Question: Two questions. One, has an entity been chosen to conduct the outside investigation of UNDP?
Spokesperson: Well, you know that an External Board of Auditors that already exists…
Question: Will that be the only one, or will it be a firm like KPMG, or…
Spokesperson: In the case of UNDP, as you know, the lead auditor is South Africa. And the Board of Auditors at the UN is chaired by the French Supreme Audit Institution and includes the South African and the Philippines Auditors-General. They will be the ones taking care of this. The Panel of External Auditors is chaired by Canada, and it includes eight members, all of which are the Auditors-General or equivalent supreme audit institution of their respective countries: Canada, South Africa, Germany, France, India, Philippines, Switzerland and the United Kingdom.
Question: Now, on Lebanon, the Secretary-General currently has, I guess leftover from the last administration, at least three advisors that deal directly with Lebanon: [Geir] Pedersen in Beirut; [Terje] Roed-Larsen on 1707; and Alvaro de Soto on the Middle East. Are all three going to go with him to Paris or…
Spokesperson: Mr. Pedersen will be in Paris.
Question: Only Mr. Pedersen?
Spokesperson: I don’t know whether the others will be there, but I’ll ask for you.
Question: If the external audit finds some type of irregularity or wrongdoing in the UN’s North Korean projects, do you think the Secretary-General will advise any agencies like UNDP to leave North Korea in the near future.
Spokesperson: Well, in this case, it would not be the Secretary-General that would be doing that. The Secretary-General has instigated and pushed the process. The process will go one and then we will have a reaction from the Government that could include asking that the UNDP leave. We don’t know what the reaction will be.
Question: I wanted to ask…I haven’t seen the letter and I don’t know when it was written…but does the Secretary-General have an reaction to Iran’s announcement that there’s going to be three days of ‘war games’? Plus, there were press reports coming from Tehran that a test missile had been launched? And my other question is that he is going to be in Brussels, are there going to be any talks specifically on Iran and non-proliferation?
Spokesperson: On your second question, no, there is nothing planned on that count. Your first question was on the letter? The letter does not talk specifically about the diplomatic incidents or the diplomats who were detained…
Question: No, I’m talking about the missile launch – there’s press reports that there was a missile launch, I believe today – but Iran announced on Sunday that there was going to be three days of nuclear testing…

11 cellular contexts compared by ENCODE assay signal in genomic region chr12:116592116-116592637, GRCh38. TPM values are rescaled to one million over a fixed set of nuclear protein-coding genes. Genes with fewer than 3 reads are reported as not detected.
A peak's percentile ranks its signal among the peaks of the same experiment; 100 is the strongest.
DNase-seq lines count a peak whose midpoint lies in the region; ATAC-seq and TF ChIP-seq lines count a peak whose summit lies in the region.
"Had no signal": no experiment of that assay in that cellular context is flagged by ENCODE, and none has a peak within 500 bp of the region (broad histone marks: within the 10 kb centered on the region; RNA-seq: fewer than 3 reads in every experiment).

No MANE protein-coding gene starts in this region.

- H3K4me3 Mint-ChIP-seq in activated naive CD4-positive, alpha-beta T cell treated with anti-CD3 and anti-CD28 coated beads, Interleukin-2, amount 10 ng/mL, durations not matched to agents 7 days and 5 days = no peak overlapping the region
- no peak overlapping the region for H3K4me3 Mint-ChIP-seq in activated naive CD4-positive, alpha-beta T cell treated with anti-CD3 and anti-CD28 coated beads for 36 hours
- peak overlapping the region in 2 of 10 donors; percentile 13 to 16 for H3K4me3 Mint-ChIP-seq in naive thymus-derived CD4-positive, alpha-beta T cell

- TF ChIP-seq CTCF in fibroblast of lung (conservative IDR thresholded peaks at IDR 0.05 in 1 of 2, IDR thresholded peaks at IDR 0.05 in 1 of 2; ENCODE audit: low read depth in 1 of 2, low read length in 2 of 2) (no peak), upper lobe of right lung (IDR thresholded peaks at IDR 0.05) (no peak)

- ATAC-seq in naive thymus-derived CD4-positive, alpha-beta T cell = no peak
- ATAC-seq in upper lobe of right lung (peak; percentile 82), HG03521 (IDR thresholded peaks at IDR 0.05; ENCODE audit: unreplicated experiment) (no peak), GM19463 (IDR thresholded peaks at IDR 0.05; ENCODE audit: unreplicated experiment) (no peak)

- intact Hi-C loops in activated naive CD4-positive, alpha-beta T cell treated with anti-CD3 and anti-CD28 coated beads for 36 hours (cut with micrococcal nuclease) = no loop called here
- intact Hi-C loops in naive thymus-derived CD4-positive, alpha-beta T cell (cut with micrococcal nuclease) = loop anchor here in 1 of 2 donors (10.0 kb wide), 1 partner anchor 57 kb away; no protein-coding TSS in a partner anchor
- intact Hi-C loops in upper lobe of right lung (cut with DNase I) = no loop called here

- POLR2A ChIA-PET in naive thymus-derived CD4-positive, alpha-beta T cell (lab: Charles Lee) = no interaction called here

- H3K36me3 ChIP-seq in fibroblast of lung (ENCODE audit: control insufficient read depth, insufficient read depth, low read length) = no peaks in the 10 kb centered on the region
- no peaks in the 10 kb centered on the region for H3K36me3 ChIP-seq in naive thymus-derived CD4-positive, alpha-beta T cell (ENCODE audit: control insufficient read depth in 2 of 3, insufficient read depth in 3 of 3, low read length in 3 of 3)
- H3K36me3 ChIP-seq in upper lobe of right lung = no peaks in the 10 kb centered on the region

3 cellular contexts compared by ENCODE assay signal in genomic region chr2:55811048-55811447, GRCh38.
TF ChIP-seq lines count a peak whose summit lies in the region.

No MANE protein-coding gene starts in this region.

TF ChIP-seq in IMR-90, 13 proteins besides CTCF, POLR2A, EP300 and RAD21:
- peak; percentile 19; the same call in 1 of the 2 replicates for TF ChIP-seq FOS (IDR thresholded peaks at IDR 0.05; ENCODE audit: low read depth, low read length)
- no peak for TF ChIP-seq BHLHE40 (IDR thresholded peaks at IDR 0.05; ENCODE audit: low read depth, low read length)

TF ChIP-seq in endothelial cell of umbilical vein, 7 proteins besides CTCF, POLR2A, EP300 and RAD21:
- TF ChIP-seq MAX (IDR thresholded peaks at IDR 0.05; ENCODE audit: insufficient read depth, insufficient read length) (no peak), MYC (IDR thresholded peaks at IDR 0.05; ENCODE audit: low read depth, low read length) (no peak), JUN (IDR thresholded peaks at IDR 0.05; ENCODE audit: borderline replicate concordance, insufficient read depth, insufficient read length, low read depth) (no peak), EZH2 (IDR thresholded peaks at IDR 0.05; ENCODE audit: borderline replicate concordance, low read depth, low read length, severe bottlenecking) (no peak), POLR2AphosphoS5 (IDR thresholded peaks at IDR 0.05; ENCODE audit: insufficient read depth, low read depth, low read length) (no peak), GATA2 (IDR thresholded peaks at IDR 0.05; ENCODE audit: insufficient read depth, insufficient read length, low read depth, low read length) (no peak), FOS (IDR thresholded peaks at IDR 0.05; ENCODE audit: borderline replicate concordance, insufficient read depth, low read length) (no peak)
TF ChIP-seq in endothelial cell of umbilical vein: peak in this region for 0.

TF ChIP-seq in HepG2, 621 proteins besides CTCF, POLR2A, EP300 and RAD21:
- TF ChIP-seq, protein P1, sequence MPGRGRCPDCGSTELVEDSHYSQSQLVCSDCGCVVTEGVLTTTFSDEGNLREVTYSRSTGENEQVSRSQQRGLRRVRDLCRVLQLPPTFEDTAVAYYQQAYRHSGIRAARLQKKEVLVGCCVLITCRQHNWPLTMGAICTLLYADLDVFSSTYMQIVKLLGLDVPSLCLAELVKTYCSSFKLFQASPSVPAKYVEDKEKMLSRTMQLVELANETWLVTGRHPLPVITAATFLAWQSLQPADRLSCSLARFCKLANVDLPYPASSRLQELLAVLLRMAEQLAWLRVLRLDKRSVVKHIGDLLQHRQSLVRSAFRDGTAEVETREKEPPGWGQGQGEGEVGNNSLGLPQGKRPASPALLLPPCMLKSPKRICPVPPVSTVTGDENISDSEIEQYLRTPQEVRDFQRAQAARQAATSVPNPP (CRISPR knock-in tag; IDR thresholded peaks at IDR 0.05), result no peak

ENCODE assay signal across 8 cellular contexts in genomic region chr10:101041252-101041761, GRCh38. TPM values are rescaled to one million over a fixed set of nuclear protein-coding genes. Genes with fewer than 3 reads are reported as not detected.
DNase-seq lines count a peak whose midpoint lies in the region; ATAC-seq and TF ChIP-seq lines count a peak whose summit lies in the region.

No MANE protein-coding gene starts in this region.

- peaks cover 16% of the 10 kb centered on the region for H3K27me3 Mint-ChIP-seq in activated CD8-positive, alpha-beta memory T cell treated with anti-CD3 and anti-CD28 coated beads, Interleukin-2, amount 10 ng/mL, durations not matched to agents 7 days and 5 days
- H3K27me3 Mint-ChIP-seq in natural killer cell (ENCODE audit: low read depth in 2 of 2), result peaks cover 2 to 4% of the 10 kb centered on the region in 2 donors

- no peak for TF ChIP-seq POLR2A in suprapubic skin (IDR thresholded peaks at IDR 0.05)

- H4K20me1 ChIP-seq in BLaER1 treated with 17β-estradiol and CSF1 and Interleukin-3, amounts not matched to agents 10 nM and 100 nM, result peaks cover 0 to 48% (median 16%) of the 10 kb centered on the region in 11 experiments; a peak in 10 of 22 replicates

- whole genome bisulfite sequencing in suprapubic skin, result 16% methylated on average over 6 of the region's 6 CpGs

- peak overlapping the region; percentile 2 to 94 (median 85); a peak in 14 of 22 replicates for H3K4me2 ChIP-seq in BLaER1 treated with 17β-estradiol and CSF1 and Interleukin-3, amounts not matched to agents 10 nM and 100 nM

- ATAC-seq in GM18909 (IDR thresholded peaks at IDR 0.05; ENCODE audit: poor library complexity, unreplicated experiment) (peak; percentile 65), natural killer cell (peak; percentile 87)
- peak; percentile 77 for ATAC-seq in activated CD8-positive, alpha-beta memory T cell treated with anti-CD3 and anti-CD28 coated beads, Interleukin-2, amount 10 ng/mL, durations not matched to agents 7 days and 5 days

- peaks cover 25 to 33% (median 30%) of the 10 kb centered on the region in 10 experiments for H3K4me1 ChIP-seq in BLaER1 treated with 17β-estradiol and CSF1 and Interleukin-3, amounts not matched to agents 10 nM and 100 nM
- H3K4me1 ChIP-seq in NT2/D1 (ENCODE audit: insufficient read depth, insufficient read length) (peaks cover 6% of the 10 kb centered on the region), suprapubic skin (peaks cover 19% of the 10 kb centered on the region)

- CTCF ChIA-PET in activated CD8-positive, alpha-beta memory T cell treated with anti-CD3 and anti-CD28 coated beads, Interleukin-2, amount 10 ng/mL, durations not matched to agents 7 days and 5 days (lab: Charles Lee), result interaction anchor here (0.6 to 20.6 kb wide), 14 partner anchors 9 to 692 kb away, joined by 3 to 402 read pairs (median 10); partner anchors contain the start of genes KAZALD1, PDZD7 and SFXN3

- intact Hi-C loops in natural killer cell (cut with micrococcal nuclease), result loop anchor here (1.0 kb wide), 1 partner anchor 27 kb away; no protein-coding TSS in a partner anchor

Spokesperson: We don’t have any advance notice of that. We don’t have any formal information about it.
Question: Recently the Secretary-General said that he was happy to see progress towards the six-party talks, and now with this audit, is there some way of still encouraging the continued participation and not letting this be seen as something to dissuade participation?
Spokesperson: We’re dealing here with two different issues and one does not impact on the other.
Question: Which of the specialized agencies – like WFP of UNICEF, and so forth –- have indicated so far that they will have external audits conducted of their operations?
Spokesperson: Well, at this point, they had their first meeting this morning. And as you know, a number of those agencies have different procedures. There is an agreement in principle that they want the review to go on. However, the procedures are different and there will be an agreement so the procedures could allow for such an inquiry.
Question: So the heads of all these agencies, I believe there are roughly 12 of them, have agreed in principle that they each will have an external audit conducted?
Spokesperson: Well, they haven’t said they would each…They have each agreed that the process initiated by the Secretary-General will go on. But, I am saying that the procedures would vary according to the different agencies -- whether they are funds and programmes under the Secretariat or funds and programmes that are separate.
Question: Palestinian President Mahmoud Abbas has met with the head of Hamas in Damascus, and there are indications that the Palestinians may put together a unity Government. Does the Secretary-General see these developments as encouraging steps?
Spokesperson: Well, as you know, the Secretary-General is supposed to go after his trip to Africa, straight to Washington, where he will have the Quartet meeting. I am sure this will be discussed at that point.
Question: We have heard today that there was another Israeli over-flight in Lebanon that this time lasted three hours. Is this a concern for UNIFIL or the United Nations? It’s been some time since we have had a note on this. It’s as if it’s something you have accepted.
Spokesperson: Well, this will be certainly discussed in Paris on Thursday.
Question: But after all these months, [Security Council resolution] 1701 is supposed to prevent these things from happening. Does 1701 apply to Israeli aircraft?
Spokesperson: I think the Secretary-General is well aware of this and he has been following the different reports from UNIFL concerning this. He is following the situation closely.